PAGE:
You may not consider the internet to be a fragile thing.
But today’s massive DDoS attack on Dyn just proved that we’ve been taking the internet a little bit too much for granted.
If you’re not sure what happened, then a whole host of extremely popular websites were unavailable not once, but twice.
A DDoS attack, or distributed denial of service, just means that useless data is directed at a DNS server. If you’re not sure, the DNS server is the thing that translates www.twitter.com into an IP address that it can understand.
The server can’t cope with the influx of junk requests, so it overloads. It denies genuine requests and no one can access the websites.
So Twitter, Amazon, Etsy, Spotify, Soundcloud and many others were essentially down between 7:10am and 9:36am ET, and again between 12:06pm and 2:52pm ET.
While some say it only really affected the US, Business Insider UK noted that the second wave did affect Europe as well.
What lessons can you and your business learn?
It means that you can’t rely on the internet! While attacks like this have so far been rare, Gizmodo predict that we’ll see a lot more of them in future.
You can’t hold back a DDoS attack, and as an end user you’re pretty much at the mercy of the attackers.
But here are 4 things you CAN do to mitigate the impact in future.
1) Keep a local back up of your files
It can be tempting to keep all of your data ‘in the cloud’, especially as accessibility improves. After all, cloud storage allows you to access your files from anywhere, as long as you have an internet connection.
But if any of those services become unavailable, for whatever reason, then so does your data.
The loss of power to a data center owned by Delta led to the cancellation of over 740 flights. That’s a huge cloud-based problem!
Keep files on your machine, if you can, and keep an external hard drive close by. It doesn’t need to be connected all the time, but make sure regular back ups are a part of your routine.
If one of the cloud services does have an outage, then you’ll still have access to your files.
I use a WD Elements 1TB External Desktop Hard Drive (aff link) and it does the job spectacularly!
2) Make regular back ups of your blog
There are plenty of plugins to help you back up the content of your blog.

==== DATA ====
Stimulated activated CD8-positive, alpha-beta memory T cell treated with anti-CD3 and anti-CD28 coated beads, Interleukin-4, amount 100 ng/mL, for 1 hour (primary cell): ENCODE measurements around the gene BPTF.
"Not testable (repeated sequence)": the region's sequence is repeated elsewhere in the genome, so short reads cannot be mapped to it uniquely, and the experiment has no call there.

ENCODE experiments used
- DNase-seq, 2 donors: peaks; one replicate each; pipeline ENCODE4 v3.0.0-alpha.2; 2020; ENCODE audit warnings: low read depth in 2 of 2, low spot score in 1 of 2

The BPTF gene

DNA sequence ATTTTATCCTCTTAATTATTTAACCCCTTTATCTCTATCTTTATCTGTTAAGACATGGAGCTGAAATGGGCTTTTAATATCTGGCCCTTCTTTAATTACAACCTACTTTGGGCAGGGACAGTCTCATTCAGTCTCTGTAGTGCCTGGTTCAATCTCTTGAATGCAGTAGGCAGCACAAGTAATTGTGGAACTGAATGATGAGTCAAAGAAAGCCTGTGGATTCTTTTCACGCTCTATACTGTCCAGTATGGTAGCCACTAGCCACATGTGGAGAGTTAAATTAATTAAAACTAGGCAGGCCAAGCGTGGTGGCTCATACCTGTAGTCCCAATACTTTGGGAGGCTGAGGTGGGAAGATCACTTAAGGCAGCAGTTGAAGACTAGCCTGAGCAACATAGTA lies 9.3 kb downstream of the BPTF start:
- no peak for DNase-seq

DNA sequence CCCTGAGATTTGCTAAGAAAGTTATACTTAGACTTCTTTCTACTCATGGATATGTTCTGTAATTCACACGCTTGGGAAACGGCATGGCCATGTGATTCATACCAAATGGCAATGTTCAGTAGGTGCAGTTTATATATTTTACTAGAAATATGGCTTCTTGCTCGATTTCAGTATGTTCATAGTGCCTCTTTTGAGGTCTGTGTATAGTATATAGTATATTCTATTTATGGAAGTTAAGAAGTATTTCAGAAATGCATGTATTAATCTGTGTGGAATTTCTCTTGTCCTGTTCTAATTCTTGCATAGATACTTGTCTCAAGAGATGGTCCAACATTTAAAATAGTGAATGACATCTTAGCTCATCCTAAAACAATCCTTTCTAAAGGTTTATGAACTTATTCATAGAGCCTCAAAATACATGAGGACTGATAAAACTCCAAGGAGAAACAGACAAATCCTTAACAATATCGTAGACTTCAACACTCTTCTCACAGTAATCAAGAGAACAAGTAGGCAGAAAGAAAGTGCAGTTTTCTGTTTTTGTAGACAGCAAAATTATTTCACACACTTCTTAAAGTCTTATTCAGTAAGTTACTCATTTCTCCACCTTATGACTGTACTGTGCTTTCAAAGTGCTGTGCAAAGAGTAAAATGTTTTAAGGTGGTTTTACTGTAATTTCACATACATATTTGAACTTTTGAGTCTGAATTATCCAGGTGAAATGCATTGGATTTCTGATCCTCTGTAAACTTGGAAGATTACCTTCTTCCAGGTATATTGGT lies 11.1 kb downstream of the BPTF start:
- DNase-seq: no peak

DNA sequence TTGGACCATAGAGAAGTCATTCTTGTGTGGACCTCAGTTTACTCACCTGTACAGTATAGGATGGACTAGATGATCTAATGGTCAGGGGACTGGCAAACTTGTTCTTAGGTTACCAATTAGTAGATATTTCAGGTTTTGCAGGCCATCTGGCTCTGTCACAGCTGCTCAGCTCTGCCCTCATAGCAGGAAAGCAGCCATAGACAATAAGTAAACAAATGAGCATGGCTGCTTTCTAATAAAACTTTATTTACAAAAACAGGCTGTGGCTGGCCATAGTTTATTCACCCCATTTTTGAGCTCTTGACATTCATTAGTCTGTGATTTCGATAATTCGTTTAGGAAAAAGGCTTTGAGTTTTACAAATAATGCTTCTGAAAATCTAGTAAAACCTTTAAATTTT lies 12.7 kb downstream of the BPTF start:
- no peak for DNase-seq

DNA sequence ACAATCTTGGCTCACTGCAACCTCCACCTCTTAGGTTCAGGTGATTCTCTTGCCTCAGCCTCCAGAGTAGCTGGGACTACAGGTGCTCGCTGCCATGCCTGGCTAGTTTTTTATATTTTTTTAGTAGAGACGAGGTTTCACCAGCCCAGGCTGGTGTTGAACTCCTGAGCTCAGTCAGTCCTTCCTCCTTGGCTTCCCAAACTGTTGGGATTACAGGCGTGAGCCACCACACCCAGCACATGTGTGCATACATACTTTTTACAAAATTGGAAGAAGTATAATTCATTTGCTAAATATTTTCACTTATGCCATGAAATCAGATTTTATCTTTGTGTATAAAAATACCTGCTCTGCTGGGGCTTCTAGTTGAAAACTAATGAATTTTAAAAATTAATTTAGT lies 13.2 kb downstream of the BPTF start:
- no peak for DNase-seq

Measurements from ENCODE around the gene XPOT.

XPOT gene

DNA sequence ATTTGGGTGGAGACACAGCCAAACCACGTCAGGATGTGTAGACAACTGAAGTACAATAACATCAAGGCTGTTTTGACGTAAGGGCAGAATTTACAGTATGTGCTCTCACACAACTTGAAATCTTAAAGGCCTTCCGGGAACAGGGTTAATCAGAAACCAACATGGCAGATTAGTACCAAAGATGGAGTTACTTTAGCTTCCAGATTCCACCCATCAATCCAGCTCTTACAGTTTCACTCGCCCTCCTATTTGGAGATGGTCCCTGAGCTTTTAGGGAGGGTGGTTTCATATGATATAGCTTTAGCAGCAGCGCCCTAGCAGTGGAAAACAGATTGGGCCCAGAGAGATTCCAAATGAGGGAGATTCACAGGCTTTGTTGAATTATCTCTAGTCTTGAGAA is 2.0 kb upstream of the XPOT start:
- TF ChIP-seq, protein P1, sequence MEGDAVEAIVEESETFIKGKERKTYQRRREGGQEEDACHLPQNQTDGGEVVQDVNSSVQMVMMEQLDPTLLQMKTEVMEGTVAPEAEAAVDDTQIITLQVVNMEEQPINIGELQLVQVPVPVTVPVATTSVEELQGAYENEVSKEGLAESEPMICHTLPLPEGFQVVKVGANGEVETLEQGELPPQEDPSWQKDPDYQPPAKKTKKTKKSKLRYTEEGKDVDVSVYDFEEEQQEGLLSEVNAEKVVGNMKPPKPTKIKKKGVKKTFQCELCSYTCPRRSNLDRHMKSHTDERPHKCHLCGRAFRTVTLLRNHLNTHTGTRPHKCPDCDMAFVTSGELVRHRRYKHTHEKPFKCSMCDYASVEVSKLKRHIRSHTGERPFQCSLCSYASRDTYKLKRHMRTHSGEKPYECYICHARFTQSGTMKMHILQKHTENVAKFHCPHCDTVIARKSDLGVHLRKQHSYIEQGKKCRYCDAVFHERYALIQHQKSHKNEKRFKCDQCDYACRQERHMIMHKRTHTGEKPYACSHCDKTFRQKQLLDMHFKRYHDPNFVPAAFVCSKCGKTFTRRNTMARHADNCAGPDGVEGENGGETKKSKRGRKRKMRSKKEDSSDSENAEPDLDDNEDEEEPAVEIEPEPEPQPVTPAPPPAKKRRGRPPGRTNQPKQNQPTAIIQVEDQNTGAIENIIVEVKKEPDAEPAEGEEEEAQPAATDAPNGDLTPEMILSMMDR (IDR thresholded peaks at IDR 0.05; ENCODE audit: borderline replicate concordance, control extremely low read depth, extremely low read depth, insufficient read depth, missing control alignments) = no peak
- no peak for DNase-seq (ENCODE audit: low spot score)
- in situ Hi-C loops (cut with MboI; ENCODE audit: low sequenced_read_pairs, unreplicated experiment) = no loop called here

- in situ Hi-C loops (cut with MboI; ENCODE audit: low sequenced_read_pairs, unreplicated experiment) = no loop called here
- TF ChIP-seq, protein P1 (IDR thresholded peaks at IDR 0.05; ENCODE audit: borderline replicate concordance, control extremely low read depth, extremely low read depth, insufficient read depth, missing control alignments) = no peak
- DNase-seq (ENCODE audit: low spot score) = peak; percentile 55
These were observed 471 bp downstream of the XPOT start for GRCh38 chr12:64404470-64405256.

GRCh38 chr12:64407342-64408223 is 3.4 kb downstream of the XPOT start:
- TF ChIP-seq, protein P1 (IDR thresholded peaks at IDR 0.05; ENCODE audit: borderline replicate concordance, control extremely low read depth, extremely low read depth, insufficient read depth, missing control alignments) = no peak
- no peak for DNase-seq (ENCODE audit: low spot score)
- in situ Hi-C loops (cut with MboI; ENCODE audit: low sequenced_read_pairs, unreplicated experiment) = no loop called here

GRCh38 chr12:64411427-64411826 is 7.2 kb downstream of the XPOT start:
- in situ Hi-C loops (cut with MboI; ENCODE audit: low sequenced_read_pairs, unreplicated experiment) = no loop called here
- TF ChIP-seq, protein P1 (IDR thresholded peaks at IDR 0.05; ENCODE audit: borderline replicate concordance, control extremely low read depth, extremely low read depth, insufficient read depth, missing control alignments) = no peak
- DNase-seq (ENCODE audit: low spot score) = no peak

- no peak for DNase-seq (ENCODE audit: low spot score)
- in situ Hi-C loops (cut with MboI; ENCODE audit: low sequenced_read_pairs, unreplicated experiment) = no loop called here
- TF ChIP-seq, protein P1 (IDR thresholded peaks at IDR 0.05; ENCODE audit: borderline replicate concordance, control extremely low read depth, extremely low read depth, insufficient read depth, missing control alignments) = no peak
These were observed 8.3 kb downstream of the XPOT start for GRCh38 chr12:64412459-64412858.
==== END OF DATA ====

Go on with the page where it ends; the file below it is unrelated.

It’s best practice anyway, since just updating a WordPress theme is easily enough to ‘break’ your blog.
If that happens, you don’t want to realise that everything you’ve poured your heart and soul into has disappeared.
So install a plugin like UpdraftPlus or BackUpWordpress and get yourself a little peace of mind. Both of these will perform regular, automated backups. The pro versions will let you backup to specified locations. Just make sure you download a local version of your backup too!
But if you do nothing else, then go to Tools and then Export in your sidebar. Download the .xml file that contains all of your posts, comments, and other data, and keep it on your external hard drive.
3) Check the security of your blog or site
I use the Wordfence plugin for WordPress and my web hosting comes with Cloudflare.
If you’ve never heard of Cloudflare, then it’s a service that explicitly offers protection from a DDoS attack for your site.
Sounds great, but Cloudflare were one of the sites affected by today’s attack!
So if you don’t have one already, install the Wordfence plugin (as a minimum) to help secure your WordPress site. A good alternative is iTheme Security, which gives a raft of settings you can change to bring you that extra peace of mind.
Even better – don’t use your default admin account to log in. Hackers will be able to guess ‘admin’ as a username, and it won’t take long for them to crack your password.
So set yourself up as a new user and use that to post your content instead. If you do want to use your admin account, give it a weird name that no one can guess when you set it up.
There are some awesome advanced tips here that you can try too.
4) Remember there’s a world beyond the internet
It can be really hard in the internet age to remember that business was conducted for centuries without email.
I know the internet makes things a lot easier. Heck, it’s how I’m talking to you right now.
But it’s okay to unplug and do things in the ‘real world’ from time to time.
Pick up the phone and call someone. Browse a local trade directory and make a list of potential leads. Brainstorm topics for your blog posts or email campaigns. Just work on paper for a while.
I didn’t even notice the outage because I was with my students. What were you doing?